The Academy of Motion Picture Arts and Sciences manages the Academy Awards, which means they make the rules as far as who gets to compete for an Oscar. They were recently asked to address the issue of whether original Netflix movies could qualify for Oscar awards, but, as those productions are considered television, the Academy’s members suggested that those movies would not be eligible for Academy Awards.
The U.S. Justice Department has since intervened, suggesting that barring Netflix movies from eligibility would violate anti-trust laws. The chief of the Department of Justice, Makan Delrahim, expressed concern that the way the AMPAS rules were written implied a suppression of competition. The message, which was sent to the Academy’s CEO, Dawn Hudson, explained that any rules seeking to affect fair competition must also include a justification for doing so.
Concern was raised recently as a result of Oscar wins for the Netflix film, Roma, which claimed three Oscars. Filmmaker Steven Spielberg criticized the awards, pointing out that the film debuted on the Netflix streaming service at the same time that it was featured in theaters. He claims that type of double exposure creates an unfair advantage in competing against films that receive a strictly theatrical release.
Mr. Spielberg also argued that debuting a film in a television format defeats the purpose of creating theatrical films. He represents many filmmakers who believe that Netflix, along with other streaming services, are making television movies. As such, those works should qualify for television awards, like the Emmys, but not for theatrical film awards, like the Oscars.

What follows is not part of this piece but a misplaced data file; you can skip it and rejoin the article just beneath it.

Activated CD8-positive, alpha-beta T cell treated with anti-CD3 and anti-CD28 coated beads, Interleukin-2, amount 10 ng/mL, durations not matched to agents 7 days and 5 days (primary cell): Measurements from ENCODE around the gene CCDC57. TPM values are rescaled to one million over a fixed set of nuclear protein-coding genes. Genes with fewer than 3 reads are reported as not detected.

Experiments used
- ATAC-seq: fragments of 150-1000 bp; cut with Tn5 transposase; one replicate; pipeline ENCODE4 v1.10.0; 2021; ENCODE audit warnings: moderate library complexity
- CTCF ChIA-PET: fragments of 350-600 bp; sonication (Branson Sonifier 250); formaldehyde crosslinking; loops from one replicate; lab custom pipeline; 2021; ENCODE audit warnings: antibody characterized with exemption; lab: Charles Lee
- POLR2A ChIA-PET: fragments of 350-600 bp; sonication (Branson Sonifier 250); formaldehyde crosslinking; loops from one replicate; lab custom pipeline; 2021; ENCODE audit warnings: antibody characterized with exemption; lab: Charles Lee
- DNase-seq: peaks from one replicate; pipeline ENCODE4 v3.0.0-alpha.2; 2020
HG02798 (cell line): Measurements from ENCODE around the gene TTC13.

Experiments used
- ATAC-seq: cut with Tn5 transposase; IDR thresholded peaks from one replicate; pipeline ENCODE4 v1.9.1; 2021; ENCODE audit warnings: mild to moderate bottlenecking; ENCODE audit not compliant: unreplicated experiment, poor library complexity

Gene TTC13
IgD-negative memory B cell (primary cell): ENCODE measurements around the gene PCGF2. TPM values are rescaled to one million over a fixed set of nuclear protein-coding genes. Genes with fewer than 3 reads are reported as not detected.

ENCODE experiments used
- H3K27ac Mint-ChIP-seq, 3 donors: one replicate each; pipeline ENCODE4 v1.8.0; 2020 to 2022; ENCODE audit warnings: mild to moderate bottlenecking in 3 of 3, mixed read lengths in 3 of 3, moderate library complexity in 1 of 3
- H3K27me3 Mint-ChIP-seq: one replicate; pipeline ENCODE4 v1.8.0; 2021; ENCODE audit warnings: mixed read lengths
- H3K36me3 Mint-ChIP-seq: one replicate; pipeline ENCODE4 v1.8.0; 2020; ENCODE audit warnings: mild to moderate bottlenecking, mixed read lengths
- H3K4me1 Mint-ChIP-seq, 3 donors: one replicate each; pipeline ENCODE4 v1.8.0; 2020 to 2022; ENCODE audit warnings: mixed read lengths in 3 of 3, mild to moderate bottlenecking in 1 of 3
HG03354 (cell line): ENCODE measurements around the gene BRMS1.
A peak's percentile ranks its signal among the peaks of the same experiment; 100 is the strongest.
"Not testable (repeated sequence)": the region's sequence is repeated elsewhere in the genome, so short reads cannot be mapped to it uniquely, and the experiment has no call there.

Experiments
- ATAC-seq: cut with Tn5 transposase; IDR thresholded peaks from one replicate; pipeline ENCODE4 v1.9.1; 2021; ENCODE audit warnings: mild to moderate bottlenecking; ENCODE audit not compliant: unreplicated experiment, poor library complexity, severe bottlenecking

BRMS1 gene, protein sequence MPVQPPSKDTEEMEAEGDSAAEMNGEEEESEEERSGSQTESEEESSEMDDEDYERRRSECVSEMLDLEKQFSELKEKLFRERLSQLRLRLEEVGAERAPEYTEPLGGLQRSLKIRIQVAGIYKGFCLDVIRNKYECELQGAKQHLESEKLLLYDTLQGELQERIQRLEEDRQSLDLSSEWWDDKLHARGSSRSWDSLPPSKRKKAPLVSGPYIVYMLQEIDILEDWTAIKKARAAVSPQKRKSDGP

Each year, the AMPAS Board of Governors meets to review the Academy’s rules. This year when they convene, they will address the issue of allowing Netflix and similar streaming services to compete. The meeting, which is set to take place on April 23, allows all branches of the Academy to submit rules for the board to review. It seems likely that this issue will be addressed as a part of this process.
The Department of Justice chief warned that passing laws that prohibit fair competition would likely violate anti-trust laws and, as such, would result in sanctions against AMPAS. He added that the new rules would have to be reviewed by the Justice Department to determine their legality. It remains to be seen how AMPAS will respond, following the April 23 meeting.